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Type: Journal article
Title: Emotion in obesity discourse: understanding public attitudes towards regulations for obesity prevention
Author: Farrell, L.
Warin, M.
Moore, V.
Street, J.
Citation: Sociology of Health & Illness, 2016; 38(4):543-558
Publisher: Wiley
Issue Date: 2016
ISSN: 0141-9889
Statement of
Lucy C. Farrell, Megan J. Warin, Vivienne M. Moore, and Jackie M. Street
Abstract: Intense concern about obesity in the public imagination and in political, academic and media discourses has catalysed advocacy efforts to implement regulatory measures to reduce the occurrence of obesity in Australia and elsewhere. This article explores public attitudes towards the possible implementation of regulations to address obesity by analysing emotions within popular discourses. Drawing on reader comments attached to obesity-relevant news articles published on Australian news and current affairs websites, we examine how popular anxieties about the ‘obesity crisis’ and vitriol directed at obese individuals circulate alongside understandings of the appropriate role of government to legitimise regulatory reform to address obesity. Employing Ahmed's theorisation of ‘affective economies’ and broader literature on emotional cultures, we argue that obesity regulations achieve popular support within affective economies oriented to neoliberal and individualist constructions of obesity. These economies preclude constructions of obesity as a structural problem in popular discourse; instead positioning anti-obesity regulations as a government-endorsed vehicle for discrimination directed at obese people. Findings implicate a new set of ethical challenges for those championing regulatory reform for obesity prevention.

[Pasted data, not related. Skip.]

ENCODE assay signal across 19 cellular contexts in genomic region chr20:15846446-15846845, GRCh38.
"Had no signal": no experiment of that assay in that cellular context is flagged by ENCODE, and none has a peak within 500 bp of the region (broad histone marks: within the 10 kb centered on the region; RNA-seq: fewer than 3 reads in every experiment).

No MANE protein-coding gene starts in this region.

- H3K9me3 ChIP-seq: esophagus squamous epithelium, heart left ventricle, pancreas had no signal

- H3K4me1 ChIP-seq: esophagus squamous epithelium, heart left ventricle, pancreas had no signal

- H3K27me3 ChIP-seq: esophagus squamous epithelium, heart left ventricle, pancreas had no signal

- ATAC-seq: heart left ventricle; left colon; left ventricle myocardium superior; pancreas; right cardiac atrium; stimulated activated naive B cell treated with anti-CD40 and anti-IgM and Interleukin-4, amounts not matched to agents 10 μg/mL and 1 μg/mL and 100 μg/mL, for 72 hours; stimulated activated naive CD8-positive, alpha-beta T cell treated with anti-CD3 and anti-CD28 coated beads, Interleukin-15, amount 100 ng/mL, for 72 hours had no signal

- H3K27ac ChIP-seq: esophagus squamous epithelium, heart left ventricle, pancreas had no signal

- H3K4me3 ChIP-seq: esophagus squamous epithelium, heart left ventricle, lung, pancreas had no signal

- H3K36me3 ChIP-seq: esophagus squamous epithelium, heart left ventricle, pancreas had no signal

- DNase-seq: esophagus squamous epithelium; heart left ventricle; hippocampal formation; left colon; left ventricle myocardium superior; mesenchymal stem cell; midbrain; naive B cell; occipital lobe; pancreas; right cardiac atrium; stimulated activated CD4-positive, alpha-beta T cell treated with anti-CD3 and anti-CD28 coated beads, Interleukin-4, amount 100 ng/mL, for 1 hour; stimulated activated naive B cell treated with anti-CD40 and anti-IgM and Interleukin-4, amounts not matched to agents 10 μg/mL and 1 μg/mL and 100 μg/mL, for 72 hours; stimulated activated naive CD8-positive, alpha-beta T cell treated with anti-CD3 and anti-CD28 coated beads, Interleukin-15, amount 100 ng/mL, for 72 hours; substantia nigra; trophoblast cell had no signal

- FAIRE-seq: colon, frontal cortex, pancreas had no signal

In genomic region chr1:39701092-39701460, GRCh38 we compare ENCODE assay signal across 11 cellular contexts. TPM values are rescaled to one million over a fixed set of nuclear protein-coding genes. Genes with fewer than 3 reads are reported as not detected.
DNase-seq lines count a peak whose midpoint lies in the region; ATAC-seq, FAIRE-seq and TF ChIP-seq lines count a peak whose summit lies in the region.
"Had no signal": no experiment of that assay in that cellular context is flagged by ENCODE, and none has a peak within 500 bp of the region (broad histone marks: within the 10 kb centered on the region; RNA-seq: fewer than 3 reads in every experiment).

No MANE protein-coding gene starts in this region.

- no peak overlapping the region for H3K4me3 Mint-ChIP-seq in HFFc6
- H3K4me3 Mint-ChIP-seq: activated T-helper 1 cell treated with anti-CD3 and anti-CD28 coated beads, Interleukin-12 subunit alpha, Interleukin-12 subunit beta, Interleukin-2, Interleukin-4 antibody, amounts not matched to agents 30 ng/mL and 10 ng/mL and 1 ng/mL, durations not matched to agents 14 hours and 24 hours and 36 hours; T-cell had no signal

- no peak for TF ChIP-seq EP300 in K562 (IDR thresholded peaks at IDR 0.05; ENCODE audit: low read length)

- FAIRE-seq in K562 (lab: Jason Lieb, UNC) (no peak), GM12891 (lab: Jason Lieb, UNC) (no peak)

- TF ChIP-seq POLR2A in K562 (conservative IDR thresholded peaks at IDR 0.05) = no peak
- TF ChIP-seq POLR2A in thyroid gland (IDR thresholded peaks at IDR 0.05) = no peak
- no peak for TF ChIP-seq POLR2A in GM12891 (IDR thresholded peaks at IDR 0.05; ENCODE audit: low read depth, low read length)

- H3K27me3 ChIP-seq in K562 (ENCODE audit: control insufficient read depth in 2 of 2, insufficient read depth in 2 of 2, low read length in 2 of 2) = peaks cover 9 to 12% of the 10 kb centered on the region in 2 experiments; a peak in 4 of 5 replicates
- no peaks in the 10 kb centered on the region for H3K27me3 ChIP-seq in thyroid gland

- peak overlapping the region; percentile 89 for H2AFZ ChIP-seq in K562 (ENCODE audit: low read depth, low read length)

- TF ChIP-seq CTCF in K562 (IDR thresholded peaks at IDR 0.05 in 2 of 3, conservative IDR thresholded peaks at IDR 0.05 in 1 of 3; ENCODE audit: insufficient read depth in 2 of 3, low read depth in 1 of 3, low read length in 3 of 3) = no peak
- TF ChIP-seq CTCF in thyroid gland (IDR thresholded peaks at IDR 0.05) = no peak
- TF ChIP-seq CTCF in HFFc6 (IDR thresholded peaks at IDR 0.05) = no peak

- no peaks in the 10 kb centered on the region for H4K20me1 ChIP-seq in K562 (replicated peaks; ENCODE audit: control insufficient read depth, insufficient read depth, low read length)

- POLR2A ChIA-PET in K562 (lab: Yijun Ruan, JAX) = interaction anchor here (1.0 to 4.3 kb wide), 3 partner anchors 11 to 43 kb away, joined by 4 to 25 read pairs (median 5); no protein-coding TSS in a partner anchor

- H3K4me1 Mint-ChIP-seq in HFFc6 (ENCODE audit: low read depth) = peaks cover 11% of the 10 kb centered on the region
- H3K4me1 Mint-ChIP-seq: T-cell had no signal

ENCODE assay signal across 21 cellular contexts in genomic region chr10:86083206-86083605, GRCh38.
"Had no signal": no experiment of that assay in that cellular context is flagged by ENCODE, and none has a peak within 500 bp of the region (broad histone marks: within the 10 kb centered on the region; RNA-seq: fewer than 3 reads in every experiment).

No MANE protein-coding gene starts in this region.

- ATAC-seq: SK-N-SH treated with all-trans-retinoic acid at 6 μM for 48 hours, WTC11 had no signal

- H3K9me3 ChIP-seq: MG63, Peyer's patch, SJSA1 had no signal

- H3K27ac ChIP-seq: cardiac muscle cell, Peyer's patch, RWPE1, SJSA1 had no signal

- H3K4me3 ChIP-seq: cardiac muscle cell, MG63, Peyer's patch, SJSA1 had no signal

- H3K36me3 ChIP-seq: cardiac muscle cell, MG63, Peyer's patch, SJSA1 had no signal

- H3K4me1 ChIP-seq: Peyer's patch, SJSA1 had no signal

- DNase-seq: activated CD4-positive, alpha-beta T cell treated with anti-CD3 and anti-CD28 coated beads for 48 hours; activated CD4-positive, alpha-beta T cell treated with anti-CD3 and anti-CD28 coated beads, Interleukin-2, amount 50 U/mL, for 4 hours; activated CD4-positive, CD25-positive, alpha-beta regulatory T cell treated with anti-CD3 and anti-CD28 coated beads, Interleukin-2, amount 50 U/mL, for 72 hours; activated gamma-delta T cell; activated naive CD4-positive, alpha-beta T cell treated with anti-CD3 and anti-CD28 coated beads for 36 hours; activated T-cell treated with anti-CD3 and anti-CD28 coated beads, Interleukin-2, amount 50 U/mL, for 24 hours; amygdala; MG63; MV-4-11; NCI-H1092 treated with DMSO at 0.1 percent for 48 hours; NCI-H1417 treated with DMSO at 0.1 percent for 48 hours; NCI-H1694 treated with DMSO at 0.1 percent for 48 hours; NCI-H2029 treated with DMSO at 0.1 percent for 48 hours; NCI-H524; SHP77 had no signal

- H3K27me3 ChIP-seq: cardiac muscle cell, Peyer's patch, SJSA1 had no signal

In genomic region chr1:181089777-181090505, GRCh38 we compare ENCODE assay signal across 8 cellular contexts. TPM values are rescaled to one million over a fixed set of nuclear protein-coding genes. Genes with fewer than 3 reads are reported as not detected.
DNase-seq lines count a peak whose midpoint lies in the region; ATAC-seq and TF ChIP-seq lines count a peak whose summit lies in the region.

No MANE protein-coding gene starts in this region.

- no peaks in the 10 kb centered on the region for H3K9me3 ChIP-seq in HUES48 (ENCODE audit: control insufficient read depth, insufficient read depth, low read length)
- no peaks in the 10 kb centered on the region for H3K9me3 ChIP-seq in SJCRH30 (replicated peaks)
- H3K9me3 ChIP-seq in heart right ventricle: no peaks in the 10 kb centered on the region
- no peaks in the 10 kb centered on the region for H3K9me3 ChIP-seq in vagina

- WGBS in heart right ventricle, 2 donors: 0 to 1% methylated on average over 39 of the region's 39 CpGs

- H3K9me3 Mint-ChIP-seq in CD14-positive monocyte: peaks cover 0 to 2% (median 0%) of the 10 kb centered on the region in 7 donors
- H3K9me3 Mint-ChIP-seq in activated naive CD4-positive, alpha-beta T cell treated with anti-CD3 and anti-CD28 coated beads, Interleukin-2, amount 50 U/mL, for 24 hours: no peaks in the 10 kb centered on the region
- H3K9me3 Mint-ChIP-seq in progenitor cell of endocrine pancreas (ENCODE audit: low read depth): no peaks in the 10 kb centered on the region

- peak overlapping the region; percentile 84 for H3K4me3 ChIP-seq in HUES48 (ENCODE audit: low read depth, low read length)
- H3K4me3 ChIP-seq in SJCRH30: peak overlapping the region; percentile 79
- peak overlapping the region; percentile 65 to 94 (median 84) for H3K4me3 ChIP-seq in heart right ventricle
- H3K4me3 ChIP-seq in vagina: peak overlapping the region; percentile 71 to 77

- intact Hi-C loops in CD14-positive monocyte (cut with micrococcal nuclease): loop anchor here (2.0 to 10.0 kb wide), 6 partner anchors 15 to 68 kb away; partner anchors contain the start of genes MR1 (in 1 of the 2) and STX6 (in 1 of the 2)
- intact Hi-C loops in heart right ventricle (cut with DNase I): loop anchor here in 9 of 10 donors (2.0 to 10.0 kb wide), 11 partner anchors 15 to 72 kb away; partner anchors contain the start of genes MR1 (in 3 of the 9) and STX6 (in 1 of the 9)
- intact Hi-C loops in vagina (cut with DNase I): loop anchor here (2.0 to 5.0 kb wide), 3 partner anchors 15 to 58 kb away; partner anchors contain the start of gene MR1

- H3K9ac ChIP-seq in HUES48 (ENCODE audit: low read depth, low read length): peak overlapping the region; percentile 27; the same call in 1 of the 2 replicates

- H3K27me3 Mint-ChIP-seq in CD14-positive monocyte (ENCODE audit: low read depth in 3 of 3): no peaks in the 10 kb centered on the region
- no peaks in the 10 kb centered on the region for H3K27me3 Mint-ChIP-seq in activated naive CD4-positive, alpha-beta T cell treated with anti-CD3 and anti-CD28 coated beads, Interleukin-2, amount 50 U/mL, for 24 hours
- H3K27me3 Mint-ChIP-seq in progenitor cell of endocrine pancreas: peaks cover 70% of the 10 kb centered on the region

Keywords: Obesity; Health Policy; Regulation; Discourse analysis; Emotions
Rights: © 2015 Foundation for the Sociology of Health & Illness
RMID: 0030038670
DOI: 10.1111/1467-9566.12378
Grant ID:
Appears in Collections:Public Health publications

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